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BUCHAREST (Reuters) - Switzerland's Yann Sommer saved France striker Kylian Mbappe's penalty to secure a 5-4 shootout win over the world champions following a thrilling 3-3 draw after extra time on Monday to reach the Euro 2020 quarter-finals where they will meet Spain.
On a memorable evening for Swiss football, the so-called Nati repeatedly beat the odds, coming from 3-1 down with two goals in the final five minutes to force extra time and eventually penalties.
It was Switzerland's first knockout stage victory at a tournament since 1938 and the first time they have made the last eight since the 1954 World Cup which they hosted. They will next face Spain on Friday in St Petersburg.
"Honestly I am still in shock," said Sommer, who became the most capped Swiss keeper with 65 international appearances.
"We showed courage, heart, we left everything out there. When you come back from two goals down against the world champions it is just unbelievable, and then to win on penalties, I could not be prouder of the way we did it."
France, who had started with an unusual three-man defence and lacked any real bite up front in the first half, looked to be heading for victory when Karim Benzema struck twice in two minutes early in the second half.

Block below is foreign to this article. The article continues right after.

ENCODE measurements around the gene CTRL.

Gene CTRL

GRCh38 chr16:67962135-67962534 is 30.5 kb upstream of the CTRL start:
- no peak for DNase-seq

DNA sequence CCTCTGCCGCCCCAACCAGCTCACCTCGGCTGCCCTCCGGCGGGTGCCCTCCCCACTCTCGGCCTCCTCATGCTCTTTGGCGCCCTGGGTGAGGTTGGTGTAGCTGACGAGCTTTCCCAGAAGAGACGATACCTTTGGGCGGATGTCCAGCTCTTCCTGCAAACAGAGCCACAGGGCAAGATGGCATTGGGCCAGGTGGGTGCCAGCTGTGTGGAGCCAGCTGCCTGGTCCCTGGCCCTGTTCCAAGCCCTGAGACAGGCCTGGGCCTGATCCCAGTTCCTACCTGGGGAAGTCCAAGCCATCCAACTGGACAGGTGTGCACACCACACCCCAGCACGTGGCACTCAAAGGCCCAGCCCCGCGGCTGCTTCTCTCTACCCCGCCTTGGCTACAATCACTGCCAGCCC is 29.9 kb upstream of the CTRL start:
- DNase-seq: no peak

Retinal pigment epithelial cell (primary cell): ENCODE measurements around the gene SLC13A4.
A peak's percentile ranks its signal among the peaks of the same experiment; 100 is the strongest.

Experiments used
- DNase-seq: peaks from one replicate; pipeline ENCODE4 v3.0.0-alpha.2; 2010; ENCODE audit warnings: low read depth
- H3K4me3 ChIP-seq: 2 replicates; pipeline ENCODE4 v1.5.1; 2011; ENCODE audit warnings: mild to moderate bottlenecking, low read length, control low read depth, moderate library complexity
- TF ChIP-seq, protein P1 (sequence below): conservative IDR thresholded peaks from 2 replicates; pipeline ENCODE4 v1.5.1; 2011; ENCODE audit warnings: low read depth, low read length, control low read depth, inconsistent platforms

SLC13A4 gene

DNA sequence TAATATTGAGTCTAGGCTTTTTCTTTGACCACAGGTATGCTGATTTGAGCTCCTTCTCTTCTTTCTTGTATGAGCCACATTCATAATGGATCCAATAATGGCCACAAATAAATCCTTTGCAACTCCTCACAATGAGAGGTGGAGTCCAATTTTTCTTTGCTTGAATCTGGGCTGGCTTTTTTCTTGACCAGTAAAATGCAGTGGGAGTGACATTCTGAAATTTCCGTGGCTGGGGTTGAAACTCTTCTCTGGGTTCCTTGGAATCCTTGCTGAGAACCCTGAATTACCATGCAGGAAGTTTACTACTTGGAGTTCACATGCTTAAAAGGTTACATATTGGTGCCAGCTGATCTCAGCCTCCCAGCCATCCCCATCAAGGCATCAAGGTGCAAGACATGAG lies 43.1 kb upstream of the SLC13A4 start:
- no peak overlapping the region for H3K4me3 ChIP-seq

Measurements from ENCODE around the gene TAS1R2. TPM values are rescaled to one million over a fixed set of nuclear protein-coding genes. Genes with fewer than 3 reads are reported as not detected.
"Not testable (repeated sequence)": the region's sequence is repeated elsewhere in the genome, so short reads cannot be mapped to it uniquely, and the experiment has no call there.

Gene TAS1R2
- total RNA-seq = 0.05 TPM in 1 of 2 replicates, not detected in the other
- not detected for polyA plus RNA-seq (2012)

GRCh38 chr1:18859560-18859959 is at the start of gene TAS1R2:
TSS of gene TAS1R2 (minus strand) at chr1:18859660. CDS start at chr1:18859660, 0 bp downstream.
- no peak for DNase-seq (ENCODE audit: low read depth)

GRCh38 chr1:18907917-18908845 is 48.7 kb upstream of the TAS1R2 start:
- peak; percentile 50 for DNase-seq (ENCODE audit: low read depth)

He latched on to Mbappe's through ball in the 57th minute to cancel out Switzerland's first-half lead from Haris Seferovic's header.
Benzema then headed home from near the goal-line two minutes later to take his tournament tally to four as France grabbed control of the game only minutes after the Swiss missed a 55th minute penalty and the chance to go 2-0 up when Hugo Lloris saved Ricardo Rodriguez's spot kick.
By the time Paul Pogba curled a sensational shot into the top corner in the 75th minute to make it 3-1 for France, who had reverted to a four-man backline in the second half, few believed the momentum could shift once more.
"Nobody believed in us anymore at that stage," Sommer said. "But before the game we had said no matter what happens in the game, it doesn’t matter if we’re down, or if things are going well, we play until the end.
"We felt France had become a bit complacent and maybe thought they had already won it. So we used that to our advantage."
Seferovic sneaked into the box again to head in his second goal with five minutes left and substitute Mario Gavranovic beat Lloris to snatch a 90th-minute equaliser and force extra time after France substitute Kingsley Coman's drive hit the bar.
Olivier Giroud twice came close for France having come off the bench but the game was to be resolved on penalties where Sommer swatted Mbappe's spot kick away after five Swiss players had scored to earn their first ever tournament shootout win.
The result means France coach Didier Deschamps will miss out on becoming the first man to win World Cup and Euro titles both as a player and a coach.
"It is my responsibility and I told the players that I assume it," Deschamps, who won the 2018 World Cup with France, said of the shock loss.
"When France win merit goes always to the players. When things are less good then it is my responsibility. But that's the way sport is. You have to accept it even if it hurts."
(Reporting by Philip O'Connor and Karolos Grohmann; Editing by Ken Ferris)